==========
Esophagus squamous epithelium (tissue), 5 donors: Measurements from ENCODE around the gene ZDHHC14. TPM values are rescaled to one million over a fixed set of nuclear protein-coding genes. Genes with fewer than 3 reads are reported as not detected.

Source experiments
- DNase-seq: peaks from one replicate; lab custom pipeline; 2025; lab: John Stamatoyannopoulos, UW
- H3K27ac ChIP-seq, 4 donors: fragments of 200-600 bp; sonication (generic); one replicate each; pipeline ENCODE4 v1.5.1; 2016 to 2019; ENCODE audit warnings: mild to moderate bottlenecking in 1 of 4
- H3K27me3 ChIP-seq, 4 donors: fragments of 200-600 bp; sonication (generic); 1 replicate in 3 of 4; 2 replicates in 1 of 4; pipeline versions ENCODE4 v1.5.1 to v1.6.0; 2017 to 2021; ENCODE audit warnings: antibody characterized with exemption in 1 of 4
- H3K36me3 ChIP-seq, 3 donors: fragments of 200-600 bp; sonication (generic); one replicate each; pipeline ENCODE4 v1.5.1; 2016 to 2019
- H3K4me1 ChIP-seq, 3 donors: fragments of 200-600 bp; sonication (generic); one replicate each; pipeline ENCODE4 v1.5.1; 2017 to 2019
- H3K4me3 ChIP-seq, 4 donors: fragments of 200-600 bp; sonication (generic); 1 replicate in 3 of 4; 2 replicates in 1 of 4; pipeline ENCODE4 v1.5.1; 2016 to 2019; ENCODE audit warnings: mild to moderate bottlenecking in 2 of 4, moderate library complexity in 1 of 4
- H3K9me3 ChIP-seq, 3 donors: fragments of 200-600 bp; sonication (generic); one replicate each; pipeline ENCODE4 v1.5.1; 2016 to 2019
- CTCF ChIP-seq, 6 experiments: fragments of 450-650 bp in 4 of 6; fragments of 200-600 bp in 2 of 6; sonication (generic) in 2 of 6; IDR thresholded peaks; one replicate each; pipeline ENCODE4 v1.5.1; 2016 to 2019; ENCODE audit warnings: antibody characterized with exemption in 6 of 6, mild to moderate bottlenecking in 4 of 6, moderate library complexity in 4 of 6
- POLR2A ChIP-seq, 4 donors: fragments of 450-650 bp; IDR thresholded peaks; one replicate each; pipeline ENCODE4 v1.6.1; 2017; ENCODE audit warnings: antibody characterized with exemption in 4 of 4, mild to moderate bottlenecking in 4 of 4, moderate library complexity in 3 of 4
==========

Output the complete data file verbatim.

Esophagus squamous epithelium (tissue), 5 donors: Measurements from ENCODE around the gene ZDHHC14. TPM values are rescaled to one million over a fixed set of nuclear protein-coding genes. Genes with fewer than 3 reads are reported as not detected.

Source experiments
- DNase-seq: peaks from one replicate; lab custom pipeline; 2025; lab: John Stamatoyannopoulos, UW
- H3K27ac ChIP-seq, 4 donors: fragments of 200-600 bp; sonication (generic); one replicate each; pipeline ENCODE4 v1.5.1; 2016 to 2019; ENCODE audit warnings: mild to moderate bottlenecking in 1 of 4
- H3K27me3 ChIP-seq, 4 donors: fragments of 200-600 bp; sonication (generic); 1 replicate in 3 of 4; 2 replicates in 1 of 4; pipeline versions ENCODE4 v1.5.1 to v1.6.0; 2017 to 2021; ENCODE audit warnings: antibody characterized with exemption in 1 of 4
- H3K36me3 ChIP-seq, 3 donors: fragments of 200-600 bp; sonication (generic); one replicate each; pipeline ENCODE4 v1.5.1; 2016 to 2019
- H3K4me1 ChIP-seq, 3 donors: fragments of 200-600 bp; sonication (generic); one replicate each; pipeline ENCODE4 v1.5.1; 2017 to 2019
- H3K4me3 ChIP-seq, 4 donors: fragments of 200-600 bp; sonication (generic); 1 replicate in 3 of 4; 2 replicates in 1 of 4; pipeline ENCODE4 v1.5.1; 2016 to 2019; ENCODE audit warnings: mild to moderate bottlenecking in 2 of 4, moderate library complexity in 1 of 4
- H3K9me3 ChIP-seq, 3 donors: fragments of 200-600 bp; sonication (generic); one replicate each; pipeline ENCODE4 v1.5.1; 2016 to 2019
- CTCF ChIP-seq, 6 experiments: fragments of 450-650 bp in 4 of 6; fragments of 200-600 bp in 2 of 6; sonication (generic) in 2 of 6; IDR thresholded peaks; one replicate each; pipeline ENCODE4 v1.5.1; 2016 to 2019; ENCODE audit warnings: antibody characterized with exemption in 6 of 6, mild to moderate bottlenecking in 4 of 6, moderate library complexity in 4 of 6
- POLR2A ChIP-seq, 4 donors: fragments of 450-650 bp; IDR thresholded peaks; one replicate each; pipeline ENCODE4 v1.6.1; 2017; ENCODE audit warnings: antibody characterized with exemption in 4 of 4, mild to moderate bottlenecking in 4 of 4, moderate library complexity in 3 of 4